NRA’s ex-CFO testified he charged group for his Texas to Virginia commute for 3 years


Wilson “Woody” Phillips, the first defendant to be called to the stand in the civil trial against the National Rifle Association and its executives, testified Friday that he billed the NRA for his interstate commute after he bought a new home in Texas and that he received $30,000 a month in compensation after he left the group.

Phillips spent 25 years overseeing the gun rights group’s finances as its treasurer and chief financial officer from 1993 to 2018.

He is fending off a lawsuit brought by New York Attorney General Letitia James in 2020 that alleges the NRA and two other current and former executives violated nonprofit laws and misused millions of dollars of the organization’s charitable assets for personal use. 

Longtime NRA leader Wayne LaPierre and John Frazer, the group’s corporate secretary and general counsel, are also defendants. 

Wayne LaPierre
Wayne LaPierre, executive vice president and CEO of the NRA, at the annual convention in Indianapolis on April 14, 2023.Jon Cherry / Bloomberg via Getty Images file

Phillips, 75, lived in Virginia, where the NRA is headquartered, until 2015 when he bought property in Dallas and began spending about 60% of his time there. He testified that the NRA reimbursed him for that commute and for hotels for three years and that he did not tell the group’s compensation committee about those expenses.

As part of his compensation contract with the NRA, Phillips said he received $30,000 a month for at least five months after he retired from the group.

In her line of questioning just before proceedings ended early Friday afternoon, an attorney with the AG’s office was questioning Phillips about contracts awarded to a former girlfriend that he was not disclosing.

LaPierre is accused of diverting millions of dollars away from the NRA to spend on “lavish perks” for himself, including personal use of private jets, expensive meals, travel consultants, private security and trips to the Bahamas for him and his family.

The other defendants allegedly “went along with this,” Monica Connell, an attorney with the AG’s office, said during her opening arguments Monday. 

Connell claimed Phillips violated numerous state laws and failed to take action against LaPierre, ultimately helping his boss maintain his power. She said LaPierre hired Phillips without a vetting process, despite Phillips having no prior experience as CFO or treasurer.

Phillips testified that he did not have LaPierre’s contract extension agreement approved by the NRA’s audit committee and that he did not do a separate assessment of it. The agreement stipulated that LaPierre would be paid $1.3 million for 2019 and even more in the following years.

In his opening arguments, Phillips’ attorney, Seth Farber, told the jury he would prove that his client never used his position to “line his own pocket” or conceal information from the NRA’s board of directors.

Farber said Phillips did not do his job perfectly, but that he “never intentionally did anything to harm the NRA.”

Phillips was on the stand for a little over an hour Friday. His testimony will continue next week.

His remarks concluded the first week of the trial, which is expected to last for more than a month.

The plaintiffs have also called former NRA board members Roscoe “Rocky” Marshall and Esther Schneider; nonprofit expert Jeffrey Tenenbaum; Michael Erstling, the NRA’s director of budget and financial analysis; and Rick Tedrick, who works with the NRA’s financial services division. Tedrick testified by audio deposition.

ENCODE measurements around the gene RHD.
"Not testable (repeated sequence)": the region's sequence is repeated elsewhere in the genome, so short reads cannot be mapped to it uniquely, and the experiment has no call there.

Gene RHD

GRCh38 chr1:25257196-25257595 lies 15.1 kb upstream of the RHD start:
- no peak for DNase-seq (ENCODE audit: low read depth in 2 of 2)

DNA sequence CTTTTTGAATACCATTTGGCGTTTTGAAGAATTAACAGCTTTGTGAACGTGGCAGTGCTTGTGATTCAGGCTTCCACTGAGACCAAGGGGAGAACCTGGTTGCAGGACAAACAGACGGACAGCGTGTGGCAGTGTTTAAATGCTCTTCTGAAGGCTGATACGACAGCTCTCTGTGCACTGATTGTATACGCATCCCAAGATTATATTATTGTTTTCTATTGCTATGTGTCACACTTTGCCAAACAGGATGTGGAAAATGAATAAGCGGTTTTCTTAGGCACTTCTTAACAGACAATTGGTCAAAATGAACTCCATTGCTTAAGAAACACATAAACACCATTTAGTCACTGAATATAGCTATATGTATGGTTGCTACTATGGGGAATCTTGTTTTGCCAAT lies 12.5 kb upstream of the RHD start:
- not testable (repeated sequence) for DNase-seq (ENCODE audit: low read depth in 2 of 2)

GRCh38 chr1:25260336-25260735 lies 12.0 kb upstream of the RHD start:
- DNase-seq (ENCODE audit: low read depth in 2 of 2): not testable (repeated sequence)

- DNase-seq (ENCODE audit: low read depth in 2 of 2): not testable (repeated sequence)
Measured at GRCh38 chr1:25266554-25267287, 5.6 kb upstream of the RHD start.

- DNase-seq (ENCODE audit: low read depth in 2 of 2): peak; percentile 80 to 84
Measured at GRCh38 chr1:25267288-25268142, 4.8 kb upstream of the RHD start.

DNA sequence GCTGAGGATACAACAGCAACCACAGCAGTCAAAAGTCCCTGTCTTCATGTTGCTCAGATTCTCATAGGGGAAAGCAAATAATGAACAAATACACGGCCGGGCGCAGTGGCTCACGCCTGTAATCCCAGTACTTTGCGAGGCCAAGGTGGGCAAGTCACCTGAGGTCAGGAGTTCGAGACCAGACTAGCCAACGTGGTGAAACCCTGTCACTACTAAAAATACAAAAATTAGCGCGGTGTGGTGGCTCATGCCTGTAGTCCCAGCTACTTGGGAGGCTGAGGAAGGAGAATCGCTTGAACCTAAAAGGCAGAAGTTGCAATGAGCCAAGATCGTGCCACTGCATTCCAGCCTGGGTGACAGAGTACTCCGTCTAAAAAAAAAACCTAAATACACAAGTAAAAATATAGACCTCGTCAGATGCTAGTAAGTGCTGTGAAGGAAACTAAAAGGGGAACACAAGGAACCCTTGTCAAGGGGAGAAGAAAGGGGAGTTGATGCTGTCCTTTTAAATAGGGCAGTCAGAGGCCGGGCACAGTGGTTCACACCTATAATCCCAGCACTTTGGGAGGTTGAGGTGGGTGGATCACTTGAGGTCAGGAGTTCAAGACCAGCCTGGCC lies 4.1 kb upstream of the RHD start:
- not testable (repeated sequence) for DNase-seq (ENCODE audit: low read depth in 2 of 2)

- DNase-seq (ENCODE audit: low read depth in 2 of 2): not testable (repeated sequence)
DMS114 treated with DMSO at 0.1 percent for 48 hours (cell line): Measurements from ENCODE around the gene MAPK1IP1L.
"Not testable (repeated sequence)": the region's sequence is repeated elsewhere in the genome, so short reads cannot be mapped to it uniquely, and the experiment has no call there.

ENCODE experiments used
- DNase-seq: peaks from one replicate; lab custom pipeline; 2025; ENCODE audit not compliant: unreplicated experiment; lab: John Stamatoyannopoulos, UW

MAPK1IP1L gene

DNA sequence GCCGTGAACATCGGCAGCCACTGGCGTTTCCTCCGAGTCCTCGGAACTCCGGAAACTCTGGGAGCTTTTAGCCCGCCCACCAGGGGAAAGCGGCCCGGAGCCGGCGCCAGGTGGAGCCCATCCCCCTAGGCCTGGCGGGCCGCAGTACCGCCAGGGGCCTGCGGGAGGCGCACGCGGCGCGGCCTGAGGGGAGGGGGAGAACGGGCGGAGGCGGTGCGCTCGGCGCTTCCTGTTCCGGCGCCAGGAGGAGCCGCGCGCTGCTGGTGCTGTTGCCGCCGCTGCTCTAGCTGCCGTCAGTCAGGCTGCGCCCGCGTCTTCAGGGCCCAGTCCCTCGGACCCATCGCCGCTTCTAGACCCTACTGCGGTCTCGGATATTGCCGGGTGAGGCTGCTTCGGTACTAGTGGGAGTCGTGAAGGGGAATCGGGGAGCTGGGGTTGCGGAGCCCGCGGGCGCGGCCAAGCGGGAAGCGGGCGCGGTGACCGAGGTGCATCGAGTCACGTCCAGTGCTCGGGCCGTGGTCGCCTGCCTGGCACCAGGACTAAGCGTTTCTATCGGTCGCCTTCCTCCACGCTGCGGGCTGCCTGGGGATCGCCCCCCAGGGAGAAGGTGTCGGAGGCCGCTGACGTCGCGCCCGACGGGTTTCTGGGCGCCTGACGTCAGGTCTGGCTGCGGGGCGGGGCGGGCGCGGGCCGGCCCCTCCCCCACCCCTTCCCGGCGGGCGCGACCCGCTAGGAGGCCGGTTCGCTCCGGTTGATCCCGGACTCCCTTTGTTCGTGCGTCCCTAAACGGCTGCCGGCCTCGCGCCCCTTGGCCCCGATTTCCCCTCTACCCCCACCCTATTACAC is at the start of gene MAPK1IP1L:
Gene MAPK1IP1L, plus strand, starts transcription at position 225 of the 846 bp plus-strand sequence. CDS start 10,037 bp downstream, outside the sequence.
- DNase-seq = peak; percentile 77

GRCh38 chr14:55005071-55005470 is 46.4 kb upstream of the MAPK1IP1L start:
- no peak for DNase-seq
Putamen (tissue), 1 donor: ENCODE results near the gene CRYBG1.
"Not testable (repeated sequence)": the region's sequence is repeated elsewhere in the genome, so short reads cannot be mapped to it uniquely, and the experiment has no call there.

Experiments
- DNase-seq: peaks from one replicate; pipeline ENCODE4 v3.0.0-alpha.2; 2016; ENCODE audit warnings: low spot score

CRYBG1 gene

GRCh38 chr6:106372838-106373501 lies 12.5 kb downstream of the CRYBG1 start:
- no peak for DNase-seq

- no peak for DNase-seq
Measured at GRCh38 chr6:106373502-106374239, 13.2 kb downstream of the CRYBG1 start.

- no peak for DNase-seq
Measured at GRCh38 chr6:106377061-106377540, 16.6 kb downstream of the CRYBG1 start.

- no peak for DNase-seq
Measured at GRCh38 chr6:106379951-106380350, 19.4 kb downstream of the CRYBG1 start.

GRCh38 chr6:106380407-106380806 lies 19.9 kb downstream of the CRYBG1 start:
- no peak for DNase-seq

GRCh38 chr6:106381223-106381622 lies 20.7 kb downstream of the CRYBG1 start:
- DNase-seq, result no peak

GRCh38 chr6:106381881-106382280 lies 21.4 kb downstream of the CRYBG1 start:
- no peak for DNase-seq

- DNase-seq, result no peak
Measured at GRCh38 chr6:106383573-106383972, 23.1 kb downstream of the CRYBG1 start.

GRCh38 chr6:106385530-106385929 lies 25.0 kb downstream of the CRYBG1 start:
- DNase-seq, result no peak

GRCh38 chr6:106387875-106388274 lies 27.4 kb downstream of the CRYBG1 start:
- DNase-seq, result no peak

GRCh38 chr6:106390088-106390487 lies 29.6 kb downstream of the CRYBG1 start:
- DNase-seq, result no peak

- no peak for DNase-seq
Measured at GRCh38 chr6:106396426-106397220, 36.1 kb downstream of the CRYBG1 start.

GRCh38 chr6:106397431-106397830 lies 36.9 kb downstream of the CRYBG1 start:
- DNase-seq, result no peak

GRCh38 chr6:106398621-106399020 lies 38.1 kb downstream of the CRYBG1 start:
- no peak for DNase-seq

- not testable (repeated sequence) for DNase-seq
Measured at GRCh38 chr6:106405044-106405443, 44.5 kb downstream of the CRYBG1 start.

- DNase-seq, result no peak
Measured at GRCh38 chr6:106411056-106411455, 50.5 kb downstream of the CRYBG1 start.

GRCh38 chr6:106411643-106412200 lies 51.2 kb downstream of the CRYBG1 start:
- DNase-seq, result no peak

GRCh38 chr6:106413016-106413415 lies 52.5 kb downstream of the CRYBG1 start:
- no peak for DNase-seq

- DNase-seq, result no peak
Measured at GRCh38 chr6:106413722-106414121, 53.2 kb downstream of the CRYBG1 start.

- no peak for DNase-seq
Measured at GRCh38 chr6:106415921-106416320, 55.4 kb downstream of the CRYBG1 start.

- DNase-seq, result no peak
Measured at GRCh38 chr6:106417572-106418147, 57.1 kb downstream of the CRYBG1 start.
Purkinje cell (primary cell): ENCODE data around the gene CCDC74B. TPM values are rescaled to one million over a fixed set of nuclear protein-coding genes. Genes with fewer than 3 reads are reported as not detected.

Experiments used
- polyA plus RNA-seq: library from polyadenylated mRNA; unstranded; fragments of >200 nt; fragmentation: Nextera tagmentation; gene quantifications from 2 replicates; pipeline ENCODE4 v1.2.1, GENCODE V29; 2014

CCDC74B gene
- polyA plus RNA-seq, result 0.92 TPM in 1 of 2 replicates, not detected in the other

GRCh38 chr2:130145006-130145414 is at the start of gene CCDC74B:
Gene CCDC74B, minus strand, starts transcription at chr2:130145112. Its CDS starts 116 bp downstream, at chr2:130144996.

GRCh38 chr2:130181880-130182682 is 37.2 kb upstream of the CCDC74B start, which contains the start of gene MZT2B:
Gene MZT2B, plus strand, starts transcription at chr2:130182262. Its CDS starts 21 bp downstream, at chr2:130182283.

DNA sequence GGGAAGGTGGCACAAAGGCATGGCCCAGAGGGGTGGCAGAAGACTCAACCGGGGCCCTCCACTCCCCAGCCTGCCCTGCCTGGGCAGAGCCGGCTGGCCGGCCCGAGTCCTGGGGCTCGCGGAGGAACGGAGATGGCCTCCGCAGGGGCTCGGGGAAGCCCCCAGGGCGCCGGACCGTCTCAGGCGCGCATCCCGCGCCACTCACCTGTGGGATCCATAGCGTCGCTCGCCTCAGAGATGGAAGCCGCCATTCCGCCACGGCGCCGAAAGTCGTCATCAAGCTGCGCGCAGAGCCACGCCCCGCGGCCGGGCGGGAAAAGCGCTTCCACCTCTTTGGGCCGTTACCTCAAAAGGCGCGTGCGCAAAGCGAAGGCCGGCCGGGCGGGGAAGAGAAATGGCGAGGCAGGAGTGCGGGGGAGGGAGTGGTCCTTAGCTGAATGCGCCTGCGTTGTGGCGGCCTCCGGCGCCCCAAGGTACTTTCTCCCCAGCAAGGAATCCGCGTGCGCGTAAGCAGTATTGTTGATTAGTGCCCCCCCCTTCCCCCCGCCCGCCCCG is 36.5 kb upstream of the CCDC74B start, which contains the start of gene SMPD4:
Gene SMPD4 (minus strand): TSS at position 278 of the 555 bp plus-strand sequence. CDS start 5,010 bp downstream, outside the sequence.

The 12-member Manhattan jury is expected to hear from roughly 120 witnesses. Six of the jurors will be chosen to deliberate, while the others will serve as alternates.

If the deliberating jurors find the individual defendants liable, they will recommend the amount of money that each defendant would have to repay the NRA.

They would have also been tasked with recommending whether LaPierre should be ousted from the helm of the group, but LaPierre’s notice of resignation, on the eve of the trial, has rendered that moot. The 74-year-old has led the NRA for more than 30 years. 

The jurors are still tasked with recommending whether Frazer should be removed from his position.

In a potential second phase of the trial, New York Supreme Court Judge Joel Cohen, who has the final say over monetary damages and remedies, could determine whether the defendants should be permanently barred from serving on the board of any charity in New York and whether an independent monitor should oversee the NRA’s finances.

None of the defendants have been criminally charged as part of James’ lawsuit.

The trial begins after years of failed attempts by the defendants to dismiss the lawsuit, change the court venue and countersue. The NRA also filed for Chapter 11 bankruptcy.

James initially set out to dissolve the NRA as part of her suit. However, Cohen dismissed that effort in 2022, saying her complaint “does not allege the type of public harm that is the legal linchpin for imposing the ‘corporate death penalty.’”

The lawsuit also targets the NRA as a whole. The organization has operated as a nonprofit charitable corporation in New York since 1871. Its assets are required by law to be used in a way that serves the interests of its membership and advances its charitable mission. 

In the last few years, the NRA has been considerably weaker, with less influence in the political sphere and fewer members. Membership fell to 4.2 million from almost 6 million five years ago, The New York Times reported. Membership dues dropped by $14 million from 2021 to 2022, according to an audit filed as part of the lawsuit.